This activity is intended to get students to classify a carrot, and be able to defend their criteria with clear reasoning. Carrots are much simpler to define than sandwiches are so this allows students to slowly advance their thinking.
Students enter the room and respond to the prompt:
“Picture a carrot in your mind. Write as many observations about a carrot as you can.”
When students are done writing their thoughts, I show them a real carrot (greens attached) and ask, "Do you think this is a carrot?" I use "hands up" to indicate agreement (hopefully everybody!).
Next I show students a baby carrot and ask the same question. After getting their response, I then call on a few students to explain how these two objects, which look so different, can both be carrots? If I hear an illogical answer, or unclear response, I question for clarification (e.g., What is the same? How do you know this? What is different? How do you know this?). Most students say "both are orange" or "they both taste the same" or "both have the same nutrition".
Next I show students a toy carrot. This time there will be students who don’t consider this a carrot. I have those students share their reasons why they don’t consider this a carrot, and record answers on the board. Next, students who do consider this a carrot support their response and these answers are recorded on the opposite side of the board. The class debates these points for a few minutes in an attempt to develop consensus. Most of the time, students agree to call this a toy, not a carrot.
I repeat this using a picture of a carrot and/or the word carrot (in orange font). Have students answer the question, “What makes a carrot a carrot?” in their science journal, this should reflect what they learned from this activity.
I explain to students about the What is a Sandwich? The NY State Dept. of Taxation Enlightens Us that I had found and how deciding to tax sandwiches forced governmental officials to define exactly what a sandwich is. I do not show this article to students as I want them to develop their own definitions.
Next, students work in their lab groups to develop a definition of what constitutes a sandwich. This work is helped by having them include non-examples of sandwiches. Groups must justify their decisions for both sandwiches and non-sandwiches. Students use the Frayer model, which was introduced and used for vocab development in their ELA class throughout middle school. The use of both examples and nonexamples help push students thinking about the term and help build a deeper understanding of the concept. Additionally, contrasting allows us to see the differences more clearly and will help students develop a strong opinion on what constitutes a sandwich.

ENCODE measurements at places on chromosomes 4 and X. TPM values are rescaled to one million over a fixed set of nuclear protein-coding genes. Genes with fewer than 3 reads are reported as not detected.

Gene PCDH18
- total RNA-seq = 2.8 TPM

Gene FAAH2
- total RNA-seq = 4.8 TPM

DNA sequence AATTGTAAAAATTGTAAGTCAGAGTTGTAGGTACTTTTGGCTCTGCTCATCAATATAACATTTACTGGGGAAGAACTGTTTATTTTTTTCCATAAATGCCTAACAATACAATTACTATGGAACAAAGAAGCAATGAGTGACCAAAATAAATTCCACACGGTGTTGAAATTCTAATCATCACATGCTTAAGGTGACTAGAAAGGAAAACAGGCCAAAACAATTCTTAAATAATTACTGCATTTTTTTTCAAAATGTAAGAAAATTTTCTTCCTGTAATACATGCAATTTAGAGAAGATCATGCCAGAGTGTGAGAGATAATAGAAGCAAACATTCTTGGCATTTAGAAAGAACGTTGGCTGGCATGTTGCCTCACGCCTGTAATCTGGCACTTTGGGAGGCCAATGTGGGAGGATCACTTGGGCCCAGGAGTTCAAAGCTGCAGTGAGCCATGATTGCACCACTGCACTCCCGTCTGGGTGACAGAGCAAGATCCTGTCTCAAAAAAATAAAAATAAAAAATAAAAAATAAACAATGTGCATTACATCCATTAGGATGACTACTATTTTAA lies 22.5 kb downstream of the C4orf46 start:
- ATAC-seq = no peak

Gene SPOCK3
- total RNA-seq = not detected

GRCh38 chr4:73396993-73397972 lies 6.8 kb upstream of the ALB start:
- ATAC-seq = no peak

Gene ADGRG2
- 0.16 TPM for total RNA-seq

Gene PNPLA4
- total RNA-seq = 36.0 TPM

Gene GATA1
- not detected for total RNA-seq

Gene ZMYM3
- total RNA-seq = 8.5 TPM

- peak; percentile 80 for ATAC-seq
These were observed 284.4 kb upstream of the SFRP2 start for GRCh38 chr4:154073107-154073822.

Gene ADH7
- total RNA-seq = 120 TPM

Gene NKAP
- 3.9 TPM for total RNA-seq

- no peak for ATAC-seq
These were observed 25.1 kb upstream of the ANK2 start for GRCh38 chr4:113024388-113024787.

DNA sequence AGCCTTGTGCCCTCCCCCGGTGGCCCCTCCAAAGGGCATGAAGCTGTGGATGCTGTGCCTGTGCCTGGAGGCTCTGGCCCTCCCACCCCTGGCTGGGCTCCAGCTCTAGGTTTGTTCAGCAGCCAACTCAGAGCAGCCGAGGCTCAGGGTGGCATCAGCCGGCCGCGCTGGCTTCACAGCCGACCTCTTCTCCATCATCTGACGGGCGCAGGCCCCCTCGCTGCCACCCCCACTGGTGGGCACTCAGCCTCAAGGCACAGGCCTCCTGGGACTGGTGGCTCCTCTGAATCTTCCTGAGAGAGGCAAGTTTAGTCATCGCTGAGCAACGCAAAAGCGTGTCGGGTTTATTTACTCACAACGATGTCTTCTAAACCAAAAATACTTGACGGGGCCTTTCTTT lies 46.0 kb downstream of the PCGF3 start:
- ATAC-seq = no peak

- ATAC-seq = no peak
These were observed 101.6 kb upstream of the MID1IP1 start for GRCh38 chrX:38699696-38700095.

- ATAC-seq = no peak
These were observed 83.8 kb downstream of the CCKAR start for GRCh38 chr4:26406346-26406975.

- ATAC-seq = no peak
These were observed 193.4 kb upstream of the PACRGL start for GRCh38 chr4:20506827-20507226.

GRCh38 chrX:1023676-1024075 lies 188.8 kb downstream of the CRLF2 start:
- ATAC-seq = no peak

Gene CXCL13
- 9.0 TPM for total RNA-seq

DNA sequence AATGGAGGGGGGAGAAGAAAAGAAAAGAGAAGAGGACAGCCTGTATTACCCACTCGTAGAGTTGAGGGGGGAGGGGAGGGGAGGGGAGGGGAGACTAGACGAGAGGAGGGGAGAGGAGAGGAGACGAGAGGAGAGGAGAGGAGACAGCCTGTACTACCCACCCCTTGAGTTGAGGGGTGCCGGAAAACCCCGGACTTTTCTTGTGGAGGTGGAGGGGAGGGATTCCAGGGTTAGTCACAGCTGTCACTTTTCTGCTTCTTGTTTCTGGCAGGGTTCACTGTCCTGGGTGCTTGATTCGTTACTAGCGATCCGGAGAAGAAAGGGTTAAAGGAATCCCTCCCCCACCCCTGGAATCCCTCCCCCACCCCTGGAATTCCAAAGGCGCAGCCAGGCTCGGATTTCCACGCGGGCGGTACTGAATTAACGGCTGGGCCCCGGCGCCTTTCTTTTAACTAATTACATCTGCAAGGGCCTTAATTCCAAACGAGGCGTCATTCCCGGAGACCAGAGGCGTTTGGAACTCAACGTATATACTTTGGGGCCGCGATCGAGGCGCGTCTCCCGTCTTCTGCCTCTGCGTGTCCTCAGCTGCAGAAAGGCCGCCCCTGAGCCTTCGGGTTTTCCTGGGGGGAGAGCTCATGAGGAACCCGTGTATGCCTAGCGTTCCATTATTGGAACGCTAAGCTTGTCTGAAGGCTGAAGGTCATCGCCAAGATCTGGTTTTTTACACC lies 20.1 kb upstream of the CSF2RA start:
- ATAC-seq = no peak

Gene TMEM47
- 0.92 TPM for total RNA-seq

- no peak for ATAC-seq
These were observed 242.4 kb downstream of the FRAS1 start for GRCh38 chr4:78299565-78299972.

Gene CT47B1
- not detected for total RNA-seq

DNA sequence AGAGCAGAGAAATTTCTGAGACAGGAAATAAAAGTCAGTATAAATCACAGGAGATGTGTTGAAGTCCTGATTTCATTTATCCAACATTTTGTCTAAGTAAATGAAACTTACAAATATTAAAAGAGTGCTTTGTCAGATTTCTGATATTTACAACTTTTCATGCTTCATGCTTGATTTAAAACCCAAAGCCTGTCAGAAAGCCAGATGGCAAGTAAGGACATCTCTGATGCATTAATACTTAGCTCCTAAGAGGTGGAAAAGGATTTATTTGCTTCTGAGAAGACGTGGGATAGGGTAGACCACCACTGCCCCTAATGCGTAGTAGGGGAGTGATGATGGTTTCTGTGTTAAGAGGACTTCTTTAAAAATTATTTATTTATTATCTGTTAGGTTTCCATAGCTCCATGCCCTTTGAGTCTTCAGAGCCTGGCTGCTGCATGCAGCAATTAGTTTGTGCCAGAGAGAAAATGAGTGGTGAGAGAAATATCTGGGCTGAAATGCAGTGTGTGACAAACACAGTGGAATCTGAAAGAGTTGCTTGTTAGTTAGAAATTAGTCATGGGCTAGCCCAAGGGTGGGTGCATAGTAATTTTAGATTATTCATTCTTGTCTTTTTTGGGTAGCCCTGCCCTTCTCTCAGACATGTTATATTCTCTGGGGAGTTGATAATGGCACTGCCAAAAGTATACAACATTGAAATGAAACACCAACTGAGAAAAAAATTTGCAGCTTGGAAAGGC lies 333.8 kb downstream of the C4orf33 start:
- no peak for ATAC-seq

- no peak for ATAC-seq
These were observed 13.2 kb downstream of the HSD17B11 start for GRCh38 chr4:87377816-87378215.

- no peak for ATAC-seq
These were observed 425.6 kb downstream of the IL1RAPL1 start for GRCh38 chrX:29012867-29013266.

As groups are working, I walk among the groups asking students to explain and/or clarify thinking. I then have student groups should write their definition of sandwich on butcher paper so it can be posted for the class to see and refer to during the discussion.
I then have each group present their definitions and examples of sandwiches and non-sandwiches ensuring that each group states the reasoning behind their answers. Other groups are allowed and encouraged to ask questions or to respectfully challenge ideas. After all groups have presented, as a class we then use the group answers to develop one class definition of what we believe constitutes a sandwich that we all agree upon.
Next I show this video clip from Shepard Smith Reporting on Fox News in which the reporter discusses what is and is not a sandwich. I like this video as the reporter seems a little angry and sarcastic, reminding me of an eighth grader so I am pretty sure students will connect with him. After viewing, I have students share their thoughts on the report, again being sure that each student justifies their opinions.
NOTE: Due to our district PBIS plan, students are well educated in what respectful discourse entails as our slogan "Mustangs are respectful, responsible and involved" is reinforced daily. In short respectful discourse comes down to treat others as you would want to be treated and is typically not an issue for 8th graders during class discussions (though we still work to improve small group communication!)
As an exit slip, I have students complete a claim/evidence/reasoning chart addressing whether or not the classify a buttered roll or taco as a sandwich. Again, I am looking for students ability to justify their thinking and as long as they are able to do that there are no wrong answers for this activity.
The claim/evidence/reasoning chart is something that we will be using often during class. Because this is the first time we use it, and because it is being used as an exit slip, this form is a bit more guided than we will be using in the future.
Students will choose either taco or buttered roll and circle the claim with which they agree. Students will then write three reasons why the food they chose is or is not a sandwich. Finally, students will state their reasoning which should state why the evidence proves the claim to be true.